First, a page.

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* STOXX 600 steady, still down 8 pct in 2016
* HSBC rises on stock buyback plans
* ING shares jump as Q2 results beat forecasts
* But auto stocks fall as VW shares retreat
By Sudip Kar-Gupta
LONDON, Aug 3 (Reuters) - European stocks were steady on Wednesday as a rebound in the shares of the region's struggling banks, such as HSBC and ING, offset weaker auto stocks.
The pan-European STOXX 600 index, which had fallen in the last two sessions, was up 0.1 percent. The index, which slumped in the immediate aftermath of Britain's vote in June to quit the European Union, is down 8 percent so far in 2016.
"Earnings have not been too bad, but I remain bearish on the markets. A lot of companies in Europe are beating estimates, but if you look at the results, most of the companies are not actually growing their sales or profits," said Terry Torrison, managing director at Monaco-based McLaren Securities.
Volkswagen shares fell 1.5 percent after the company warned of a hit to its sales in China next year, while tyre maker Continental fell after its results came in below some market forecasts.
The STOXX Europe 600 Autos index fell 1.1 percent, the weakest sector in Europe.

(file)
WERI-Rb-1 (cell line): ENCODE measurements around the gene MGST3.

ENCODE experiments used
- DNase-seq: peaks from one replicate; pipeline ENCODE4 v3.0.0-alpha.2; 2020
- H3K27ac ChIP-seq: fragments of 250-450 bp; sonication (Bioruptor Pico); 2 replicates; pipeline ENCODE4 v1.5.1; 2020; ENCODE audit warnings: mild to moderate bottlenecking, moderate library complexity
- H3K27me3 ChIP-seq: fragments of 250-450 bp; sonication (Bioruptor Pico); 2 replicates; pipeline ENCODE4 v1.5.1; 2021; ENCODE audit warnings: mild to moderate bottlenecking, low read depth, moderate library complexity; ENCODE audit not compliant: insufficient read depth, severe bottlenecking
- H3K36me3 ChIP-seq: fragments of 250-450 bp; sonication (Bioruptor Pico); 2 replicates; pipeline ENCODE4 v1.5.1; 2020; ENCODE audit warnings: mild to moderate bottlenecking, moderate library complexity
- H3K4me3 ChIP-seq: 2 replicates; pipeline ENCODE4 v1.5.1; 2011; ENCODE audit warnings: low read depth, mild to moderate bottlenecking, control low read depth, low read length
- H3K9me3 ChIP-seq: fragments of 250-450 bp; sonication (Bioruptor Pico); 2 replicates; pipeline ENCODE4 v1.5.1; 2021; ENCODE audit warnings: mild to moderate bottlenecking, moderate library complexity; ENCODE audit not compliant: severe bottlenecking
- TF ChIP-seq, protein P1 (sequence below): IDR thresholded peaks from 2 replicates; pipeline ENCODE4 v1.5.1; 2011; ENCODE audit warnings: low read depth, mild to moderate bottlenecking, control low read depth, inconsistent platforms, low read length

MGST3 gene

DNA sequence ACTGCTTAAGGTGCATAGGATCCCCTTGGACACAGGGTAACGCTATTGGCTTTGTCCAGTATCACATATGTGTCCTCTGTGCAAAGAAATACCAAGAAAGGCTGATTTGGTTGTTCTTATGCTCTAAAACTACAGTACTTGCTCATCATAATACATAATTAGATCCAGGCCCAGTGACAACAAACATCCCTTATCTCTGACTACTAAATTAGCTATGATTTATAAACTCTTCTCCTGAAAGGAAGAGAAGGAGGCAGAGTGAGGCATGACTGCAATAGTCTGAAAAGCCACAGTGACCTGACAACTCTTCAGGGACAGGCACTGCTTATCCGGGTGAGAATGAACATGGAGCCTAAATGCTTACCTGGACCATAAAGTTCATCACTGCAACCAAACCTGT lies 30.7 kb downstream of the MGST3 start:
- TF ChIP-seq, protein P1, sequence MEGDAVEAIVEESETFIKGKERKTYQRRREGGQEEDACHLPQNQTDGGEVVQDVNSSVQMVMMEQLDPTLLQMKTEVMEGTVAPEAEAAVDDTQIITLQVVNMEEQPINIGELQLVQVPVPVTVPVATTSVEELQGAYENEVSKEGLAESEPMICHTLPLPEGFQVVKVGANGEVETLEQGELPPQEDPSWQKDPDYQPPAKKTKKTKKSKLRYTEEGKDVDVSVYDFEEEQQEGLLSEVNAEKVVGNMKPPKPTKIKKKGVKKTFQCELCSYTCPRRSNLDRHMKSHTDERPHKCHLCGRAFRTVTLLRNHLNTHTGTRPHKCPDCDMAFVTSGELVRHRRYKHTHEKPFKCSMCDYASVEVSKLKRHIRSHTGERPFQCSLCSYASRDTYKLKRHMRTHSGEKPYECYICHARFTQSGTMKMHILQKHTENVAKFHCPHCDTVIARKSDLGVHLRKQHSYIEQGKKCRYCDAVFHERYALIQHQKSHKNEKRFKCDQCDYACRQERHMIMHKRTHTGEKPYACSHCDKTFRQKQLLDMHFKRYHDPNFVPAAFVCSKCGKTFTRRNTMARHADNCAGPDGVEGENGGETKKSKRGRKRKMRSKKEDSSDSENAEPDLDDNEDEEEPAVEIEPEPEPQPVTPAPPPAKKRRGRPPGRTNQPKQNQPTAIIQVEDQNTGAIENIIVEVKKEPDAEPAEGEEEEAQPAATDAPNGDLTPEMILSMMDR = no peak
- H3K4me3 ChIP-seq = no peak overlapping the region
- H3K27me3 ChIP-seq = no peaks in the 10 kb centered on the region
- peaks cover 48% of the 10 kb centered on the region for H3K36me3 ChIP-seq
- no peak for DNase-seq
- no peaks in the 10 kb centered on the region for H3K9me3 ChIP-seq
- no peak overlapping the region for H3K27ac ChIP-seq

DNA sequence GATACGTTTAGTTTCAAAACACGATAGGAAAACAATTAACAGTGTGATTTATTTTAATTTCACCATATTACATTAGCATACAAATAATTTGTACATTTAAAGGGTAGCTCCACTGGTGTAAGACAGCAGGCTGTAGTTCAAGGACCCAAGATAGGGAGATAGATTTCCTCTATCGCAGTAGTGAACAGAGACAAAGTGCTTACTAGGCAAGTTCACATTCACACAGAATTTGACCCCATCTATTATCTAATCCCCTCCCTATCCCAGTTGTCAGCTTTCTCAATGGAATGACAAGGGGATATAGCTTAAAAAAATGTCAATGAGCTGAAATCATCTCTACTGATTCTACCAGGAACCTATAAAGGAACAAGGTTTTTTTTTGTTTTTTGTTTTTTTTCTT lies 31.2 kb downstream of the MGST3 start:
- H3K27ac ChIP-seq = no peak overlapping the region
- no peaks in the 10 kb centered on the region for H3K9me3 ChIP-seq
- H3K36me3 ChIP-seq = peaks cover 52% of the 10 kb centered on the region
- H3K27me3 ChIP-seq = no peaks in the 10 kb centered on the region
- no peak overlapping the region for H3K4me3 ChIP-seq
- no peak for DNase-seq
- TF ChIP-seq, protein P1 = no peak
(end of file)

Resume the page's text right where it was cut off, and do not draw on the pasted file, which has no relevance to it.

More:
Swiss money manager GAM also slid 14.7 percent after posting lower profits, but other financial stocks fared better, with the STOXX Europe 600 banks index rising 1.7 percent.
The banking index has fallen around 30 percent so far in 2016, hit by concerns over bad debts and weak balance sheets.
However, the sector put in a rare day of outperformance on Wednesday, helped by strong gains for HSBC, ING and SocGen .
HSBC rose 3.6 percent as its plans to buy back up to $2.5 billion worth of its shares eased investors' concerns as the bank reported a drop in profits.
ING jumped 7 percent after its Q2 profits beat forecasts while SocGen shares also climbed 4.4 percent after the French bank reported higher net profits.
Francois Savary, chief investment officer at Geneva-based fund management and consultancy firm Prime Partners, said that even though some banking stocks were rebounding, the overall earnings trend in Europe remained negative.
According to data from Thomson Reuters StarMine, second quarter earnings on the STOXX 600 index are down 18 percent from a year ago - whereas on the U.S. S&P 500 index earnings have fallen by a more modest 1.8 percent.
"European results look quite poor compared to the U.S, which is why a lot of investors are still taking their cash out of Europe," said Savary. (Editing by Hugh Lawson)